Here are some examples:
- I am no good at…
- I don’t deserve…
- Other people are selfish…
- The world is unfair and life is hard…
- I can’t…
- “X” person is always “XYZ judgement”
- Men should be…
- Women should be…
Spotting them in theory is easy when you know what you are looking for.
The hard part is being aware of when you are applying these beliefs. Because these kinds of limiting beliefs often get baked in to our schemata for understanding the world at a young age, they are absorbed in to our unconscious bias.
This is the base layer of our perception that we build our conscious perception on top of (the bits we actually are aware of thinking about) when we consider our choices.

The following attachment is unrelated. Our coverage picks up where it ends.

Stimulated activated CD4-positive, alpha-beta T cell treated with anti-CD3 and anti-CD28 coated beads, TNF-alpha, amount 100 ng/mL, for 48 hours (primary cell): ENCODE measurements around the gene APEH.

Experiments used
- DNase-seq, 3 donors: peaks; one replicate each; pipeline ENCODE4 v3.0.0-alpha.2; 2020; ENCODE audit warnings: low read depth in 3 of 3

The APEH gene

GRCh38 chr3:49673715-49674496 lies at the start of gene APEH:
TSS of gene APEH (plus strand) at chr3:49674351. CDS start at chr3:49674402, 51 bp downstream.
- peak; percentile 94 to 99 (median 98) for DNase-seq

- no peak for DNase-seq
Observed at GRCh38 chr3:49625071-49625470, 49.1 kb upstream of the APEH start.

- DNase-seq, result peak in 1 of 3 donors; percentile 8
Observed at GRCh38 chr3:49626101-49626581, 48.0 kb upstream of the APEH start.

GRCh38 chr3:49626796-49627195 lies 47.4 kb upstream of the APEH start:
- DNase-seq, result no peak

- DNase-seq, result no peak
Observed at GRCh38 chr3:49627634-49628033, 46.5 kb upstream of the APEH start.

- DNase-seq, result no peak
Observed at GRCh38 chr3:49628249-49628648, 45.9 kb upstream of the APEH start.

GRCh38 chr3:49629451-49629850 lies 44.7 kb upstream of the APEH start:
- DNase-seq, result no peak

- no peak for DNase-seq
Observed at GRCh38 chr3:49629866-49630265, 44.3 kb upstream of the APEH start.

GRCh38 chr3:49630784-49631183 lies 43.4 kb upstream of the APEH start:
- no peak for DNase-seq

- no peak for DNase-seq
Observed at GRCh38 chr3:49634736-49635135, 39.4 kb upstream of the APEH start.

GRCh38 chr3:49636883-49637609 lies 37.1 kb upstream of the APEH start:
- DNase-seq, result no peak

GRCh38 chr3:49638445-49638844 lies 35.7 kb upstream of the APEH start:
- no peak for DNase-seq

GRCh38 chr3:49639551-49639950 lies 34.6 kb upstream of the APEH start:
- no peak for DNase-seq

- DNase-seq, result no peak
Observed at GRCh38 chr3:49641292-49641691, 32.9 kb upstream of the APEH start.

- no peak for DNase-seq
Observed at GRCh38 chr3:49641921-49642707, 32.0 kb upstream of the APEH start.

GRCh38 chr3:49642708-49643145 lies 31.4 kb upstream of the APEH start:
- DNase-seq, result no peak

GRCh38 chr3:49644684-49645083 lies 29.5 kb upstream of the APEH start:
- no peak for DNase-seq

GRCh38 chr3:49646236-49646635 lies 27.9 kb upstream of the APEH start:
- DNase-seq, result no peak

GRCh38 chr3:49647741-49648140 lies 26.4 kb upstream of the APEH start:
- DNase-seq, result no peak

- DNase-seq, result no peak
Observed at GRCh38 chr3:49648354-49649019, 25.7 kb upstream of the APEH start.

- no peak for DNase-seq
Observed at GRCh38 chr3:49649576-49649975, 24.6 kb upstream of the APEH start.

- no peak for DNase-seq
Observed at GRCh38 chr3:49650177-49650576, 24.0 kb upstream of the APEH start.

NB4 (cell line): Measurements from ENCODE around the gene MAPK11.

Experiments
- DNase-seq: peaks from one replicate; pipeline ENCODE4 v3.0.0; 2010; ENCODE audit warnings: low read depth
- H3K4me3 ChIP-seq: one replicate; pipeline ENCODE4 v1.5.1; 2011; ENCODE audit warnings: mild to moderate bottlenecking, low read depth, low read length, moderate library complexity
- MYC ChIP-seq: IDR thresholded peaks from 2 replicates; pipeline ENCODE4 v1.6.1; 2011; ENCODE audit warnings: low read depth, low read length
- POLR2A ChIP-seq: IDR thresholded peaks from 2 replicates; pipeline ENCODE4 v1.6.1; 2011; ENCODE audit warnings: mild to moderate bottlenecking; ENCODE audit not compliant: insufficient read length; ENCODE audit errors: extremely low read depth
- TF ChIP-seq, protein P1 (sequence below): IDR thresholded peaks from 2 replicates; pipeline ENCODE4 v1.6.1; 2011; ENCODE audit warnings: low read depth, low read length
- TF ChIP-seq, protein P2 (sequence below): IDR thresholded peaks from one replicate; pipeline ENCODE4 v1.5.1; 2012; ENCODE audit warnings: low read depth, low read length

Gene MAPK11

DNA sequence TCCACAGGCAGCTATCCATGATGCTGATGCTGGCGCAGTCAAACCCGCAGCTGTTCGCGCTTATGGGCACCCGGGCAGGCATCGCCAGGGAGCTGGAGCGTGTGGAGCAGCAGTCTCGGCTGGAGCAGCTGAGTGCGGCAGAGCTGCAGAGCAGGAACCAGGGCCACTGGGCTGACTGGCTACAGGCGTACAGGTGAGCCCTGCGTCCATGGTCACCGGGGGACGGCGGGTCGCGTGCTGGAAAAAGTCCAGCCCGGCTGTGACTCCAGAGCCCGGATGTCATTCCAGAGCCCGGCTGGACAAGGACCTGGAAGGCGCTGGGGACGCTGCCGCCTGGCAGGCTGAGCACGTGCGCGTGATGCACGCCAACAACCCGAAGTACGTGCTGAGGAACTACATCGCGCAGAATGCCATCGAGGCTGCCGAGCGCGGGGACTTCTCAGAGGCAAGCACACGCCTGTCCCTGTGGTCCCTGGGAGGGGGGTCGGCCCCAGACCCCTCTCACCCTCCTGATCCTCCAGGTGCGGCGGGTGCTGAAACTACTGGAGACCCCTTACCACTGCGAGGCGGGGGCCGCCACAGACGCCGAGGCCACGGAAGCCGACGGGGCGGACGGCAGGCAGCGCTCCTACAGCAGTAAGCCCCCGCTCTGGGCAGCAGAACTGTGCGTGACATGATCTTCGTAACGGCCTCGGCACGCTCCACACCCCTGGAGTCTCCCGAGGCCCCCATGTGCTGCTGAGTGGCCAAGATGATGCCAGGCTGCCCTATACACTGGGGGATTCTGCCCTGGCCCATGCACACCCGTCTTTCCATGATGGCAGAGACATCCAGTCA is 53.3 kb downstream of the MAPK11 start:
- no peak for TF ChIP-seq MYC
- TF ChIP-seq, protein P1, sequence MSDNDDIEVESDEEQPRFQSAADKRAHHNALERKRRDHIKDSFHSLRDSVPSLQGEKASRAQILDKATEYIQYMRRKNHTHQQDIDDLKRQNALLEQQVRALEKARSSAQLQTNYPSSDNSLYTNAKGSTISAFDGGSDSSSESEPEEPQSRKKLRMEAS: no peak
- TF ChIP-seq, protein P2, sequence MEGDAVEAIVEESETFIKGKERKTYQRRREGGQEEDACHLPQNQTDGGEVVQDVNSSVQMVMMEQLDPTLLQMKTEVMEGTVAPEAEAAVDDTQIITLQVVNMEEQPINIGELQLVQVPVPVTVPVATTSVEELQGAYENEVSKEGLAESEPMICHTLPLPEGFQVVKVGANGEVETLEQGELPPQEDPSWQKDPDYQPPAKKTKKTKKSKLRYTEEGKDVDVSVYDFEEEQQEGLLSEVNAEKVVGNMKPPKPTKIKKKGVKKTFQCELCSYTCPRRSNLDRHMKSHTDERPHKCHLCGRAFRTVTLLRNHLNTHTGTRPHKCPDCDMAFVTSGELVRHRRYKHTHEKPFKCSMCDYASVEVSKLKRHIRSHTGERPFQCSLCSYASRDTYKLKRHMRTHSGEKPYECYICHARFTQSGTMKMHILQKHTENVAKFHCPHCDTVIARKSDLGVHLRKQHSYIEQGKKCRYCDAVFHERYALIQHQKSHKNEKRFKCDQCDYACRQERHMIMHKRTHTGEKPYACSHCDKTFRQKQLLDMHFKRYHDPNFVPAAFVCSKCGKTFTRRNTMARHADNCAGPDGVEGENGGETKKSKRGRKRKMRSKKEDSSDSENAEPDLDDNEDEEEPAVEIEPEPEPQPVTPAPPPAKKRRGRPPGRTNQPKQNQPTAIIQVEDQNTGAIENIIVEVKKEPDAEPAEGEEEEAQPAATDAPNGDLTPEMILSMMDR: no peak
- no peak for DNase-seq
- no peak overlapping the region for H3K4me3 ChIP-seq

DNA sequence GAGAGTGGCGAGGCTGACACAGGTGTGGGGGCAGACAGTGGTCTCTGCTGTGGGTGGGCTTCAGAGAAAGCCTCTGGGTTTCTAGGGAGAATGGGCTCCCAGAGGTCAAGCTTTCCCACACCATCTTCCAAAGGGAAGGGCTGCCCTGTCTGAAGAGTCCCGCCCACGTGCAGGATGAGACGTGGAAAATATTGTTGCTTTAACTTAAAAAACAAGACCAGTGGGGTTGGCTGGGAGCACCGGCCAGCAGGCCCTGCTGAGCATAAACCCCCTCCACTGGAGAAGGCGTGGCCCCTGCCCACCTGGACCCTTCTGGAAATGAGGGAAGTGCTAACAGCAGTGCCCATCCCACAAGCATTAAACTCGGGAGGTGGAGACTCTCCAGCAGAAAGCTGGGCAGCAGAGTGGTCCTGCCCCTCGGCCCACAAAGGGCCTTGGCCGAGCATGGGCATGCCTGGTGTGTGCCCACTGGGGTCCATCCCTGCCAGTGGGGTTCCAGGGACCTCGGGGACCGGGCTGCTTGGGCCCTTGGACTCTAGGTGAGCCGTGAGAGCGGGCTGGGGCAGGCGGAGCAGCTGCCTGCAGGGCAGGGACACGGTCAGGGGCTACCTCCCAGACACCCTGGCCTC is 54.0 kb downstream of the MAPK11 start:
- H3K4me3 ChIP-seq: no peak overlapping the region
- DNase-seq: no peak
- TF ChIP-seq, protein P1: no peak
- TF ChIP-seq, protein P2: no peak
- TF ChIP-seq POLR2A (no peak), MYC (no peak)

The way to expose these deep-rooted limiting beliefs is through periodic reflection and contemplation.
When reflecting on the way we behaved and the choices we made in a particular situation, we simply need one question: But why?
But why did I make that choice?… because I assumed this about the other person…
But why did I think that about the other person?… Because XYZ happened before…
But why does that matter?… Because people always behave that way…
But why are you so sure?… Just because.
When logical reasoning expires and you arrive at a just because, you have hit the dead end you are looking for.
This is a very simplistic example of how this process will work, but I hope though that this does give you some degree of understanding of the process for uncovering these beliefs.